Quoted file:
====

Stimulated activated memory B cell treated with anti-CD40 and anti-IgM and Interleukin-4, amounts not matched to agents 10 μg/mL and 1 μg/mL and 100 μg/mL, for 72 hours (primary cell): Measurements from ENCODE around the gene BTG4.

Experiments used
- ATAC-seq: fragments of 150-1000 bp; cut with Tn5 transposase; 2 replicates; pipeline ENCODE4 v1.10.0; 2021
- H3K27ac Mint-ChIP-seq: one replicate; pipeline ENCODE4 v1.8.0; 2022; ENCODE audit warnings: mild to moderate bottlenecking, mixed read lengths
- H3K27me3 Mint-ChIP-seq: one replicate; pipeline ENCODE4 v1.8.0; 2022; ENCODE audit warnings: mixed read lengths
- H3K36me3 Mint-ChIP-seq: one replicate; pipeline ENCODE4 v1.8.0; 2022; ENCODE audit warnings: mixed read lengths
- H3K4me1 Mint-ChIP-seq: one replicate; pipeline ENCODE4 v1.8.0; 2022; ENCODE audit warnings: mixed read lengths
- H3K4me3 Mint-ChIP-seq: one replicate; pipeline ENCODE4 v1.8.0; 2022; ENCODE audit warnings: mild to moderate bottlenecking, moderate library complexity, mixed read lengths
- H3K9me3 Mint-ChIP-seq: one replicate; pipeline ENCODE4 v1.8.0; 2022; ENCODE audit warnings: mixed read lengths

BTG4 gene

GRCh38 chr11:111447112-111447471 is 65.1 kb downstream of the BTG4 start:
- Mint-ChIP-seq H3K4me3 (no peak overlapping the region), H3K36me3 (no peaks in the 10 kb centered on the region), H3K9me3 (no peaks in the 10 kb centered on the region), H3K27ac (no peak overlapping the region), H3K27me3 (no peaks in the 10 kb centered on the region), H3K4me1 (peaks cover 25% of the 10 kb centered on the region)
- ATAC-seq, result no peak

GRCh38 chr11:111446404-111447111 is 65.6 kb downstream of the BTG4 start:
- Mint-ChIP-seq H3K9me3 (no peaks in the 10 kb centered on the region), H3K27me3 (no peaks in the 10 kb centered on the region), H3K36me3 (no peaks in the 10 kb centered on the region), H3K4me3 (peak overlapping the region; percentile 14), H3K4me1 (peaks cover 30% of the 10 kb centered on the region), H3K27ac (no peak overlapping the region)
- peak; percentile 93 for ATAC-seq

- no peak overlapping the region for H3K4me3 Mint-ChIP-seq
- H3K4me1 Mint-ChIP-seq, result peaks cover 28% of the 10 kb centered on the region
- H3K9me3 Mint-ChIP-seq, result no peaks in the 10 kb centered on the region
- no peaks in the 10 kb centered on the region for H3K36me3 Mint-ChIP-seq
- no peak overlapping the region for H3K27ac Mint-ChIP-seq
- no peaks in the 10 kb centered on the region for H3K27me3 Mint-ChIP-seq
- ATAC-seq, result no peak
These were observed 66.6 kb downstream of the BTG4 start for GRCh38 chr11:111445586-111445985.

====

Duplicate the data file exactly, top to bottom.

Stimulated activated memory B cell treated with anti-CD40 and anti-IgM and Interleukin-4, amounts not matched to agents 10 μg/mL and 1 μg/mL and 100 μg/mL, for 72 hours (primary cell): Measurements from ENCODE around the gene BTG4.

Experiments used
- ATAC-seq: fragments of 150-1000 bp; cut with Tn5 transposase; 2 replicates; pipeline ENCODE4 v1.10.0; 2021
- H3K27ac Mint-ChIP-seq: one replicate; pipeline ENCODE4 v1.8.0; 2022; ENCODE audit warnings: mild to moderate bottlenecking, mixed read lengths
- H3K27me3 Mint-ChIP-seq: one replicate; pipeline ENCODE4 v1.8.0; 2022; ENCODE audit warnings: mixed read lengths
- H3K36me3 Mint-ChIP-seq: one replicate; pipeline ENCODE4 v1.8.0; 2022; ENCODE audit warnings: mixed read lengths
- H3K4me1 Mint-ChIP-seq: one replicate; pipeline ENCODE4 v1.8.0; 2022; ENCODE audit warnings: mixed read lengths
- H3K4me3 Mint-ChIP-seq: one replicate; pipeline ENCODE4 v1.8.0; 2022; ENCODE audit warnings: mild to moderate bottlenecking, moderate library complexity, mixed read lengths
- H3K9me3 Mint-ChIP-seq: one replicate; pipeline ENCODE4 v1.8.0; 2022; ENCODE audit warnings: mixed read lengths

BTG4 gene

GRCh38 chr11:111447112-111447471 is 65.1 kb downstream of the BTG4 start:
- Mint-ChIP-seq H3K4me3 (no peak overlapping the region), H3K36me3 (no peaks in the 10 kb centered on the region), H3K9me3 (no peaks in the 10 kb centered on the region), H3K27ac (no peak overlapping the region), H3K27me3 (no peaks in the 10 kb centered on the region), H3K4me1 (peaks cover 25% of the 10 kb centered on the region)
- ATAC-seq, result no peak

GRCh38 chr11:111446404-111447111 is 65.6 kb downstream of the BTG4 start:
- Mint-ChIP-seq H3K9me3 (no peaks in the 10 kb centered on the region), H3K27me3 (no peaks in the 10 kb centered on the region), H3K36me3 (no peaks in the 10 kb centered on the region), H3K4me3 (peak overlapping the region; percentile 14), H3K4me1 (peaks cover 30% of the 10 kb centered on the region), H3K27ac (no peak overlapping the region)
- peak; percentile 93 for ATAC-seq

- no peak overlapping the region for H3K4me3 Mint-ChIP-seq
- H3K4me1 Mint-ChIP-seq, result peaks cover 28% of the 10 kb centered on the region
- H3K9me3 Mint-ChIP-seq, result no peaks in the 10 kb centered on the region
- no peaks in the 10 kb centered on the region for H3K36me3 Mint-ChIP-seq
- no peak overlapping the region for H3K27ac Mint-ChIP-seq
- no peaks in the 10 kb centered on the region for H3K27me3 Mint-ChIP-seq
- ATAC-seq, result no peak
These were observed 66.6 kb downstream of the BTG4 start for GRCh38 chr11:111445586-111445985.